But, and this is true of other Hollywood stars of his era and earlier, he is often seen onscreen with a hairless chest. They (same they or possibly another set altogether) say this was done for Picnic (1955) because he was (definitely but who cares?) a bit too old for the character he played, and the bare chest made him look younger. I dunno. That doesn't really add up for me, but whatever. His chest is also hairless in Love is a Many-Splendored Thing (1955) and The Bridge on the River Kwai (1957,) but not Sunset Blvd (1950,) The Bridges of Toko-Ri (1954) or Paris When it Sizzles (1964.) I don't remember at the moment what his chest hair condition was in The World of Suzie Wong (1960) but I think the reason we saw less of him in that film is in case it led us to figure out just what a man does with a call girl, and that would be bad.
So maybe in his case there was some kind of mid-late-50s ban on very hairy chests, which had him continually shaved up between Bridges and Paris, but other actors previously had this treatment as well. Funny Hollywood. They took the hair off men's chests, but added it to so many of their heads.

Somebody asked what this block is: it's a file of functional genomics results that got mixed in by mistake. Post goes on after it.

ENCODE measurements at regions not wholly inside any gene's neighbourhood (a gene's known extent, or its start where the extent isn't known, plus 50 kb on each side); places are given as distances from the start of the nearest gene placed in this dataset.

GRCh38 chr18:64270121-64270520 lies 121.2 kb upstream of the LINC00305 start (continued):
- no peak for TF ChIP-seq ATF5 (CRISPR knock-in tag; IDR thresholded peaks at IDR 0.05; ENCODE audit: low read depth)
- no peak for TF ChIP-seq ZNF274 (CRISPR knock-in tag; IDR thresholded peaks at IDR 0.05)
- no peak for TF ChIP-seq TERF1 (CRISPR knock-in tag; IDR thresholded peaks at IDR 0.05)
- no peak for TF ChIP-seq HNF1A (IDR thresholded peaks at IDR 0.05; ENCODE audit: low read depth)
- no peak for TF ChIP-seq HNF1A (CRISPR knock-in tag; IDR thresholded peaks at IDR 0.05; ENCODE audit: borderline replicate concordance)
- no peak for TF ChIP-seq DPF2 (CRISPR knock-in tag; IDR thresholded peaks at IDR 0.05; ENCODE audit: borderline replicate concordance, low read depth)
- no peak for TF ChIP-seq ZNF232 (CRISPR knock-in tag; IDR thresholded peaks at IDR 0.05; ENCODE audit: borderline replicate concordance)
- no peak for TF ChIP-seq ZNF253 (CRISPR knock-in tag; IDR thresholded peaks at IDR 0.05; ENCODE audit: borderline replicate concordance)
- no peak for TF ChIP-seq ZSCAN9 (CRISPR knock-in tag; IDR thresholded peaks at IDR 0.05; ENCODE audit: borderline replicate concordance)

I mean, Bill Holden had one seriously hairy chest. And even though I grew up in the hairy man 1970s, this is not something I normally find specifically appealing. However, there are sometimes special circumstances. I do like hunting for treasure.
Here's the man, hairless and hairy.
Soon I'm going to do another gratuitous post about Bill, with images of him holding various (and mostly pointy) objects.
More William Holden pictures here, 3 pages so far. Yes, well.
(also posted at http://liliales.tumblr.com)
Something I saw earlier on Tumblr has been nagging at me. It was a photo of the most attractive man I can name, with a mild note of misery that he had inevitably aged. They were enchanted with the face, but maybe not the man wearing it.
This is wholly enchanting, isn't it?
We celebrate youth, and we sometimes celebrate the aged, but we rarely celebrate the process from one to the other. I think that's what I'm attempting to do as middle age crawls over me like a late summer afternoon shadow.
I would never wish a celebrity or anyone I knew would stop aging or look or act just the same as some one point in time. But I sometimes wish there would be a point at which we're old enough and wise enough to travel fluidly back and forth in our own time stream, to witness events and people as they were then, but from our current point of view. We'd be sensible enough to stay out of our own lives, of course.
You may know the year I was born fascinates me.